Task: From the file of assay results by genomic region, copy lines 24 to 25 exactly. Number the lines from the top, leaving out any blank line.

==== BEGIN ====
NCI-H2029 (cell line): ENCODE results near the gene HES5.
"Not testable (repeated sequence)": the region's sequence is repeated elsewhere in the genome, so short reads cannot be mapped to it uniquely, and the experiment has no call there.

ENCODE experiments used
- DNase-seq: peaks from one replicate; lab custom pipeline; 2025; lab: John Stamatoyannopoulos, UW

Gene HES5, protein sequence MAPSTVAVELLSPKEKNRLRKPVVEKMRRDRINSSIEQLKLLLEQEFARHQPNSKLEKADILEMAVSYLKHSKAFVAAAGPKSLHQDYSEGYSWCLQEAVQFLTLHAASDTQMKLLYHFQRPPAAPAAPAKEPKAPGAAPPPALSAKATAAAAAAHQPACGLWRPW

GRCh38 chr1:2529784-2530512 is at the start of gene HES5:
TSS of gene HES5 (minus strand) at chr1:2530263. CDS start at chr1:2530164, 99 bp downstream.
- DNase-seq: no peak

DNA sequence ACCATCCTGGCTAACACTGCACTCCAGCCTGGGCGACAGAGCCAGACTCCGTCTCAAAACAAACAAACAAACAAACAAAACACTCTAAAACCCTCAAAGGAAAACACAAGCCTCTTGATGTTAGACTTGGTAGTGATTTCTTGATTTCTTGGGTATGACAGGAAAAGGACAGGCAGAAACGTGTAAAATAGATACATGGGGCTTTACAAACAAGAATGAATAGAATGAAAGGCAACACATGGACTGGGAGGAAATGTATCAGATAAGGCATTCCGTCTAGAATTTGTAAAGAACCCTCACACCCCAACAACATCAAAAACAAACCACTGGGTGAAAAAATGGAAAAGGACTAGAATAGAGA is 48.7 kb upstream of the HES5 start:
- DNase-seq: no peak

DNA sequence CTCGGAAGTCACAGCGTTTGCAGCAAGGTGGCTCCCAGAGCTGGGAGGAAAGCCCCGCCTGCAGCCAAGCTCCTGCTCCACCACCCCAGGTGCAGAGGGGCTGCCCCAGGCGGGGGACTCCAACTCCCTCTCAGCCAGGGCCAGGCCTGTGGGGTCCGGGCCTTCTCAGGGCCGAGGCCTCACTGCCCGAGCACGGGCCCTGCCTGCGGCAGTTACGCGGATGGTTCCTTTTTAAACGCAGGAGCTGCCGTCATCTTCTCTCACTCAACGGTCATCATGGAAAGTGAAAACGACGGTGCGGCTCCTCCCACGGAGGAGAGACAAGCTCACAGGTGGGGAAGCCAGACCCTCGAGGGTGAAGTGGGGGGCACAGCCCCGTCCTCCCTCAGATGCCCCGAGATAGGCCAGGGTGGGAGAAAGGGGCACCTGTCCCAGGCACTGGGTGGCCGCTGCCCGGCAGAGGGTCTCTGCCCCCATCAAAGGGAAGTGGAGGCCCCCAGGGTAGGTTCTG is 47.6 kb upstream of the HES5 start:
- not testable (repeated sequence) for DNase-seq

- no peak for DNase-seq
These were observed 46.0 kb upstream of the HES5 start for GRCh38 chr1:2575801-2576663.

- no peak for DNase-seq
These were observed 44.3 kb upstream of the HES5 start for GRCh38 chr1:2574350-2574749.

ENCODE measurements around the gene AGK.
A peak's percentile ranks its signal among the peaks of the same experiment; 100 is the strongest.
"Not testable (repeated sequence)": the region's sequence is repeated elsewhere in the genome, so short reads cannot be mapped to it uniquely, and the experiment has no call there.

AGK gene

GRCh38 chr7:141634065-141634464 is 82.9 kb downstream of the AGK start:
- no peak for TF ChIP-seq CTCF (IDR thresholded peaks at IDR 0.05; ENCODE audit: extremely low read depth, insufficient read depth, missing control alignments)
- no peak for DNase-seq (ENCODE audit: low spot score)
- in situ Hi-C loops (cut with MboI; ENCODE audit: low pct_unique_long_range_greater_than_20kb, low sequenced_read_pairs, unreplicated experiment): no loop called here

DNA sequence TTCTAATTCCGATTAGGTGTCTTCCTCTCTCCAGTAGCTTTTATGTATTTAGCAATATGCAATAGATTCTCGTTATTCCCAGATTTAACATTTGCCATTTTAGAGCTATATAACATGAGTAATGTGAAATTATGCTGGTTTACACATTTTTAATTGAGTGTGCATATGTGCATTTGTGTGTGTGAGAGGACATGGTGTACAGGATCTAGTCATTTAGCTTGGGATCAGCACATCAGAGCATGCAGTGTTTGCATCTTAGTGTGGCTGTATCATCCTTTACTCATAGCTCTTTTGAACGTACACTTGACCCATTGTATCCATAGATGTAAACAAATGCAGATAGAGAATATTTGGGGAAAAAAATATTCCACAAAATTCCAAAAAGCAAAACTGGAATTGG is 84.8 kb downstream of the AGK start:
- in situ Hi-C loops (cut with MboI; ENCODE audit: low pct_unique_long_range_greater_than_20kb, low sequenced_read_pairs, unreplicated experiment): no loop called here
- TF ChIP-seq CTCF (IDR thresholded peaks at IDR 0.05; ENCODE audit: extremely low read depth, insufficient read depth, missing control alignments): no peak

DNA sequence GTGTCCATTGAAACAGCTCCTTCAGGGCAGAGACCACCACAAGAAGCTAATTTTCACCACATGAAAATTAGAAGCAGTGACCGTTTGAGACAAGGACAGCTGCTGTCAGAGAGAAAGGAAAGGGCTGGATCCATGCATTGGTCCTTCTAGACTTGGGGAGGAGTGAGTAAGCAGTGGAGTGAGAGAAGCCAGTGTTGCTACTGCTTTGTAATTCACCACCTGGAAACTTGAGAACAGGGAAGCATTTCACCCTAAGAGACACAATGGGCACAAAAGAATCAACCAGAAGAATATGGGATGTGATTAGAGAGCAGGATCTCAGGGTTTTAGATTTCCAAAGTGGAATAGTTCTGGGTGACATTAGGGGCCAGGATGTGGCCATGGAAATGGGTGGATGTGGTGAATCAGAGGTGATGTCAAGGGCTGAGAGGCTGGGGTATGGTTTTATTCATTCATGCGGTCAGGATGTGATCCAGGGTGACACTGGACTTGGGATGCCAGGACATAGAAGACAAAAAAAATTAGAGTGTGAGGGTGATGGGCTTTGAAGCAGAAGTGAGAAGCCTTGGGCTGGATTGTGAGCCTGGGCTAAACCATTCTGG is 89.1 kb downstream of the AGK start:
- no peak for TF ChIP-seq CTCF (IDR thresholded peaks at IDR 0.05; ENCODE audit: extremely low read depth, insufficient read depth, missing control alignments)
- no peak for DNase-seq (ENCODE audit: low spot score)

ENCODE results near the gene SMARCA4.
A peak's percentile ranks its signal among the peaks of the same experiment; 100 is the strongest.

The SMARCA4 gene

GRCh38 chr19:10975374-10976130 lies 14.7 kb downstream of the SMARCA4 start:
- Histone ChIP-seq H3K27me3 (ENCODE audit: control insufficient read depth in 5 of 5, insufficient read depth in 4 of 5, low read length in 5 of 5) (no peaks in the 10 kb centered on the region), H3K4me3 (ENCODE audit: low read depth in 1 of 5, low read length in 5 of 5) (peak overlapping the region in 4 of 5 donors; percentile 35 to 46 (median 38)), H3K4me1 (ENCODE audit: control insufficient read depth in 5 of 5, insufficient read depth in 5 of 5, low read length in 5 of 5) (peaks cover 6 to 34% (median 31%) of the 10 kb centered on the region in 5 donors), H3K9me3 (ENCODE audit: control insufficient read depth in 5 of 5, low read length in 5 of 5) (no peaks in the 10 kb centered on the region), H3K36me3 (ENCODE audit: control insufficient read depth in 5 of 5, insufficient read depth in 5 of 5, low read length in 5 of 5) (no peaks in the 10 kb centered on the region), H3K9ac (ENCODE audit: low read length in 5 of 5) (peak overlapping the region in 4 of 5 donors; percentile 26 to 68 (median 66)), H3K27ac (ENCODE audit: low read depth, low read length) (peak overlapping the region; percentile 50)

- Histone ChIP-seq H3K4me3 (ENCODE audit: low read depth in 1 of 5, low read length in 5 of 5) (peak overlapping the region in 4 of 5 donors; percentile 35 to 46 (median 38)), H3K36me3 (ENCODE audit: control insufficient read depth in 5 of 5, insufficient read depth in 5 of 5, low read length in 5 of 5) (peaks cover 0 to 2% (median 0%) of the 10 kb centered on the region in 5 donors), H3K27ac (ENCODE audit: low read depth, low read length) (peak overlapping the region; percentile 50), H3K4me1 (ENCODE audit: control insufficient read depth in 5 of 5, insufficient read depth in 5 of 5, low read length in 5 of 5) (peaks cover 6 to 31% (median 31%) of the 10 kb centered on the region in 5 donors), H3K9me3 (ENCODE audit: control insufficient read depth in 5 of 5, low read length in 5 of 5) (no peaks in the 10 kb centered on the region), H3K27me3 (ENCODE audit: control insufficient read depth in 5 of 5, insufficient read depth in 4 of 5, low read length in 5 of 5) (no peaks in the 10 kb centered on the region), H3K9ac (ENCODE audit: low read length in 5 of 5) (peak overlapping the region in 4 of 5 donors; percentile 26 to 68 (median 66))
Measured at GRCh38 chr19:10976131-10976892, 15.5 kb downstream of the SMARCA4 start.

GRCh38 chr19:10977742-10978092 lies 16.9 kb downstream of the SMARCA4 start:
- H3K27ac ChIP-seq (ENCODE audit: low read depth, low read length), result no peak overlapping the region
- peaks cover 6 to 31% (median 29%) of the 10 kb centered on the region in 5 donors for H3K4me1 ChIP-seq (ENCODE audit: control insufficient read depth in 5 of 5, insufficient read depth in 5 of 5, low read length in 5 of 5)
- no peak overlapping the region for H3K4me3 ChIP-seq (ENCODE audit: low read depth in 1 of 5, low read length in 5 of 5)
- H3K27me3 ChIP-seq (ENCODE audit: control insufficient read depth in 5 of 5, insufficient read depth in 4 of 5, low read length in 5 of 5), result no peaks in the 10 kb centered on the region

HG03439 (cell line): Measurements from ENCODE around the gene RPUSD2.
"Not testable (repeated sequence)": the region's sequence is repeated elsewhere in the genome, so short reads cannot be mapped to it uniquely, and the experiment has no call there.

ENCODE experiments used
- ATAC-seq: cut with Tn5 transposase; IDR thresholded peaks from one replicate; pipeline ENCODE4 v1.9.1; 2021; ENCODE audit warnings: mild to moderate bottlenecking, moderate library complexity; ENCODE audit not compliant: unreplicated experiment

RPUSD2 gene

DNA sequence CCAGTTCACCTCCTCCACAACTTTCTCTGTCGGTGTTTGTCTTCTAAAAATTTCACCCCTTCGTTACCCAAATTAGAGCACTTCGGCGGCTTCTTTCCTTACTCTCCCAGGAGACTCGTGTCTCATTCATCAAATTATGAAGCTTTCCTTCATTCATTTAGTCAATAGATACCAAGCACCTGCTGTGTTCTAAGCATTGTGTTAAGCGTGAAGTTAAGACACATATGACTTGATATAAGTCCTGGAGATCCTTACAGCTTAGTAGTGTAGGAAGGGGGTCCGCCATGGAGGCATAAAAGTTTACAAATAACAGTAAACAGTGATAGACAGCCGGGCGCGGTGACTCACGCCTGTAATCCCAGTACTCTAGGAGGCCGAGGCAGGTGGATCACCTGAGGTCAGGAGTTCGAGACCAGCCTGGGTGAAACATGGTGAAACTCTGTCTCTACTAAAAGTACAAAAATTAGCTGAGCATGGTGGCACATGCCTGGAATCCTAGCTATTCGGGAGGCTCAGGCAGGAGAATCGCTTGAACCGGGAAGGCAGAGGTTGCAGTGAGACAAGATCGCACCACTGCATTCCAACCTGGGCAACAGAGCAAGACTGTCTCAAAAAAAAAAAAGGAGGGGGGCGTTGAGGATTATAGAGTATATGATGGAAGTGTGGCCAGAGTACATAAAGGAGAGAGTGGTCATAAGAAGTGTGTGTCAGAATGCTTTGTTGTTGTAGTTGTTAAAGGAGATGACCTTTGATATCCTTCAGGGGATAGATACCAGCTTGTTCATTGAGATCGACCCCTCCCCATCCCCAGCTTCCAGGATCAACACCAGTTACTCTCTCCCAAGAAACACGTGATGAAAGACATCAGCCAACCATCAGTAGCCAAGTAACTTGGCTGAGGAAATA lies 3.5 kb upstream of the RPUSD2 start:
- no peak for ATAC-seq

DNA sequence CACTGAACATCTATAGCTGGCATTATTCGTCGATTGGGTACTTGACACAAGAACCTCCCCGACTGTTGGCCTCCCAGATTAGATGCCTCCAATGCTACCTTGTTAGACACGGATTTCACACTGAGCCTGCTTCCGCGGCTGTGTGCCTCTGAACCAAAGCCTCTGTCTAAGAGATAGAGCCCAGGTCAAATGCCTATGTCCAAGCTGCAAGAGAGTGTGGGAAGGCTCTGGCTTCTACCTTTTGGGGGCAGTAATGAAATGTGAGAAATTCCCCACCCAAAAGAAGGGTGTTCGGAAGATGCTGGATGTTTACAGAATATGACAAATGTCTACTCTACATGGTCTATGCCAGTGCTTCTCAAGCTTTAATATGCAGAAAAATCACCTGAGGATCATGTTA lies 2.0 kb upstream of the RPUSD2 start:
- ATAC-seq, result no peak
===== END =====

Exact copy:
- in situ Hi-C loops (cut with MboI; ENCODE audit: low pct_unique_long_range_greater_than_20kb, low sequenced_read_pairs, unreplicated experiment): no loop called here

DNA sequence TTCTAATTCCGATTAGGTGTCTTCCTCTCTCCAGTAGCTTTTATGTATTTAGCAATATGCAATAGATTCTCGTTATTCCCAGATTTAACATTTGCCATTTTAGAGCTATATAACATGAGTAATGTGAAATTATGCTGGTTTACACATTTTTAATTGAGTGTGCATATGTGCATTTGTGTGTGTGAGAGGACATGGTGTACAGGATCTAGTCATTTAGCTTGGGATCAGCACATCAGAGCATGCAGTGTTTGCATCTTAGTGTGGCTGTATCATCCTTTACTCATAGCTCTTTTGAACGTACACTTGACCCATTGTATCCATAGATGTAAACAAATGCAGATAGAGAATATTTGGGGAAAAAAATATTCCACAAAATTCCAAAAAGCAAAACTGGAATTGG is 84.8 kb downstream of the AGK start: